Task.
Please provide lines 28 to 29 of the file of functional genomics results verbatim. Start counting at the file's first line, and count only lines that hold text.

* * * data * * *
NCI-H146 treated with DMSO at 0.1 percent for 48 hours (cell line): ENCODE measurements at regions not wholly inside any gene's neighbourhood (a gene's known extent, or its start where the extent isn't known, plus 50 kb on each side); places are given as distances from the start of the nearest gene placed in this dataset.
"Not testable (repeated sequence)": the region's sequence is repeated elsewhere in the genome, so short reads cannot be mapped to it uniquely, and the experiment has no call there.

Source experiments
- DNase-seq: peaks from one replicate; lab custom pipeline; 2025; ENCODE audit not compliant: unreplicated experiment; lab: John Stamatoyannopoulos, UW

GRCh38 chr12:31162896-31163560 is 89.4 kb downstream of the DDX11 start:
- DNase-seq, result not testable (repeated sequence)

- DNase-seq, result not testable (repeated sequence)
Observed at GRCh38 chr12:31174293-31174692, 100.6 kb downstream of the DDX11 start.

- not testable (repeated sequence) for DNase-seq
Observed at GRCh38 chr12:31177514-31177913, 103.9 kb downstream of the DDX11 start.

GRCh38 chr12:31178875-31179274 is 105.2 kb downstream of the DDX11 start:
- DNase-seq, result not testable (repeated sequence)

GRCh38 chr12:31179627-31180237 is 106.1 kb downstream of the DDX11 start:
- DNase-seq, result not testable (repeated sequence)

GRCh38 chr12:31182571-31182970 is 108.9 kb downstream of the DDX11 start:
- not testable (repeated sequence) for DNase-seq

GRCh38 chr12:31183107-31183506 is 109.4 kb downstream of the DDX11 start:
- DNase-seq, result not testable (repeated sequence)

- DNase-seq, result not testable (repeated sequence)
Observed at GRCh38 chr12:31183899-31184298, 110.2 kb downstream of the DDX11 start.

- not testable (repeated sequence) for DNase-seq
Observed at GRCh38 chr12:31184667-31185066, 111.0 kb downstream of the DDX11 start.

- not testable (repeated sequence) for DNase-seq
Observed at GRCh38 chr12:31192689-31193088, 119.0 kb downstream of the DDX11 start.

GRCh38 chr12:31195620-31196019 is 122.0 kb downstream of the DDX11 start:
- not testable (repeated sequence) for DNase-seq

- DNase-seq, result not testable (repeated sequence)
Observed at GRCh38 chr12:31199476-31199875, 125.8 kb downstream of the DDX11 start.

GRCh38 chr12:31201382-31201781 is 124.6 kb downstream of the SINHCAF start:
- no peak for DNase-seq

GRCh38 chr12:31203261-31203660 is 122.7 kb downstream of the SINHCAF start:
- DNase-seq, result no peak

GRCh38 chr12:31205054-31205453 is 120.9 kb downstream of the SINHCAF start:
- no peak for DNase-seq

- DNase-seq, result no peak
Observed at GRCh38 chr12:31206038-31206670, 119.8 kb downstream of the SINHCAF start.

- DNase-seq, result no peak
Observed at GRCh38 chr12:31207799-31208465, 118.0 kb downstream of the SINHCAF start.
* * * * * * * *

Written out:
Observed at GRCh38 chr12:31199476-31199875, 125.8 kb downstream of the DDX11 start.

GRCh38 chr12:31201382-31201781 is 124.6 kb downstream of the SINHCAF start: